Russia Downplays Latest Signs of Online Meddling in U.S. Election
Government officials and state-run media highlight Google's comment that Russia engaged in "limited" misuse of the company's services.
State-run Russian media outlets and officials have downplayed the latest revelations by Facebook and Twitter about activities during last year's U.S. presidential campaign, highlighting that Google has spoken about "limited" misuse of its services by Russia-related groups.
"[Google] revealed that just two accounts placed several ads, paying less than $5,000 for that," Russian Foreign Minister Sergei Lavrov was quoted as saying by state-run news agency RIA Novosti. "That's a huge amount for a U.S. presidential campaign," he added sarcastically.
Lavrov also repeated Russia's long-standing denial of any meddling in the 2016 U.S. presidential election. "Neither [Kremlin-funded television network] RT, nor any other Russian agency misused Google, including YouTube, during last year's presidential election in the U.S.," he said.
RT declined to comment on the statements from the U.S. tech giants since they did not specifically mention the network. However, RT ran a story on its website under the headline, "No evidence of RT manipulating YouTube during US election – Google." In the story, RT editor-in-chief Margarita Simonyan commented on Google's statements, using a Latin phrase that is translated into English as "what was to be shown."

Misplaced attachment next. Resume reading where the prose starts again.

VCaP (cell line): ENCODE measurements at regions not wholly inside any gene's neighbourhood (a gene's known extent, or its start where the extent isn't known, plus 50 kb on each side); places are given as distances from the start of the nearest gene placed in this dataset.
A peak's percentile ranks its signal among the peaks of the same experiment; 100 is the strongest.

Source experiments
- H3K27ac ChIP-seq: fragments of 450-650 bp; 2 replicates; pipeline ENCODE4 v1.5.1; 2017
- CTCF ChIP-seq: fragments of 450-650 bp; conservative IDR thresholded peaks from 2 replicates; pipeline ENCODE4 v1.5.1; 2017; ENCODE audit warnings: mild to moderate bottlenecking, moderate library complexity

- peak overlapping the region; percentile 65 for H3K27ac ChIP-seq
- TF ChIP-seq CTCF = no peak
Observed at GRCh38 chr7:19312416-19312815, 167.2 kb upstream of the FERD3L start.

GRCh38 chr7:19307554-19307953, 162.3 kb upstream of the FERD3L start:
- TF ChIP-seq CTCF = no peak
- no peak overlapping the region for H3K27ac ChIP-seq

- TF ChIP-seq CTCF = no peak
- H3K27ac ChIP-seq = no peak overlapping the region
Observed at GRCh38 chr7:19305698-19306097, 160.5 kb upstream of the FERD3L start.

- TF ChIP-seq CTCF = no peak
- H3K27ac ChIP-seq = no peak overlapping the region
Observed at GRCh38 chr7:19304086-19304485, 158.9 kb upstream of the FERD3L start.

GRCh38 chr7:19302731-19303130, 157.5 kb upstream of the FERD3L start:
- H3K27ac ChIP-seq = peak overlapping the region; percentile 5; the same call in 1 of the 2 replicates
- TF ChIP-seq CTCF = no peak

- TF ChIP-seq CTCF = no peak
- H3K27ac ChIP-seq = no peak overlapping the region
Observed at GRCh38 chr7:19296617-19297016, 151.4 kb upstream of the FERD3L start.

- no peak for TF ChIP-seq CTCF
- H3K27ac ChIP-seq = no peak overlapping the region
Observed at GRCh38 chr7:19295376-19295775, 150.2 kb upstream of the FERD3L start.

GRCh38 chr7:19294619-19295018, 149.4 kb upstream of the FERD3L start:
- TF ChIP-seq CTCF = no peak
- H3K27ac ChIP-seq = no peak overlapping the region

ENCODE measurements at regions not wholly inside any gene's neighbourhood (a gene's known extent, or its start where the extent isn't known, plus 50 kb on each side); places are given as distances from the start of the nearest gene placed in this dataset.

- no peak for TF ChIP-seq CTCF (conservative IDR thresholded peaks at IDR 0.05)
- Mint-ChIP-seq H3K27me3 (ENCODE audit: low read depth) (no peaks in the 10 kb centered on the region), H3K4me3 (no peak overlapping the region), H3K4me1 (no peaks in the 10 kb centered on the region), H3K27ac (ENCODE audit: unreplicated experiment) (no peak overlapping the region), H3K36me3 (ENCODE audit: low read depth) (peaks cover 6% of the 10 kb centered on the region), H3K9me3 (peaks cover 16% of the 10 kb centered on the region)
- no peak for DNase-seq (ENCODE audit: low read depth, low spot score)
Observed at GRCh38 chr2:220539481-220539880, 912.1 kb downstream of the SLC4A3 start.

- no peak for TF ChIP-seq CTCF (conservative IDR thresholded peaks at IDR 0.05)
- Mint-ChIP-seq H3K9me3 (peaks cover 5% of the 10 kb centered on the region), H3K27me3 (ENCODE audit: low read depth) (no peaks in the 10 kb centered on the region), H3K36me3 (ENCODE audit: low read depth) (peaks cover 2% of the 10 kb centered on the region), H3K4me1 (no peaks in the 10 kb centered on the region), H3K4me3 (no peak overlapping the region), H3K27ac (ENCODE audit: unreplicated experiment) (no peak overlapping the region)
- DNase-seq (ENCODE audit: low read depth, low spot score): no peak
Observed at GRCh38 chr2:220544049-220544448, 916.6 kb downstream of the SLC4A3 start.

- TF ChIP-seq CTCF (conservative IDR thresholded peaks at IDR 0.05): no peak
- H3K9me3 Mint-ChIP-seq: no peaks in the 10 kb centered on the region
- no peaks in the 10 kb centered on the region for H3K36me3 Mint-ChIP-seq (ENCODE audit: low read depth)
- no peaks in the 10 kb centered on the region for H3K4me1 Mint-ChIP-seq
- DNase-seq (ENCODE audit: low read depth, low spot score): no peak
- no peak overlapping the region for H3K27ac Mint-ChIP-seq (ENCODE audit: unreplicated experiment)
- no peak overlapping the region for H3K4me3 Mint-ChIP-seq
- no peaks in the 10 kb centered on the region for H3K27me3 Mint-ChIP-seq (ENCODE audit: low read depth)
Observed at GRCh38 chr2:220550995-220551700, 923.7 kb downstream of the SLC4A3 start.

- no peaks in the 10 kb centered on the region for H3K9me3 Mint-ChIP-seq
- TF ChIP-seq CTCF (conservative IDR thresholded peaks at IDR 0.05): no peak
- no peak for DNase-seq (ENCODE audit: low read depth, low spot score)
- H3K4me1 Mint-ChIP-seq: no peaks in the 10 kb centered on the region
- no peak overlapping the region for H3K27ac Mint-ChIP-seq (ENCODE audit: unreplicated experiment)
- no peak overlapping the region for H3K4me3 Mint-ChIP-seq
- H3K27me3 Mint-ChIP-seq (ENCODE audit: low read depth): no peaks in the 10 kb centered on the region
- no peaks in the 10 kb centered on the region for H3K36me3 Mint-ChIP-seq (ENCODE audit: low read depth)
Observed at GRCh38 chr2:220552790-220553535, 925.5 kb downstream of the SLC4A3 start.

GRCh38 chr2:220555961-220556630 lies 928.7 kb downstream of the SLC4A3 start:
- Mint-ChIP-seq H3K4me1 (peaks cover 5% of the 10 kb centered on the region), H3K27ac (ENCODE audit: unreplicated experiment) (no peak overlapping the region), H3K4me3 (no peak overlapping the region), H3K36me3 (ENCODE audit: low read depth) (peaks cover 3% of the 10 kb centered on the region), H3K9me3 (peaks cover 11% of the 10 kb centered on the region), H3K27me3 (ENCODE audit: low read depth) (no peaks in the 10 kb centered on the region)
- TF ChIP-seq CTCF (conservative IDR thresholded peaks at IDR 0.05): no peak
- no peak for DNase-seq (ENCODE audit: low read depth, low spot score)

RT has maintained that accusations of the network spreading propaganda messages in the U.S. are part of a "witch hunt." Last week, Twitter banned ads from RT and associated news agency Sputnik, leading to severe criticism in Russia.
On Tuesday, the Federation Council, the upper chamber of Russian parliament, said that it is considering introducing restrictions on placing Twitter ads by Russian companies in response to Twitter's move.
Meanwhile, state-run Russian media have mostly ignored Facebook's revelations that the Internet Research Agency, a group known for promoting pro-Moscow messages, posted more than 80,000 times on the social network during the U.S. election campaign, potentially reaching 126 million users.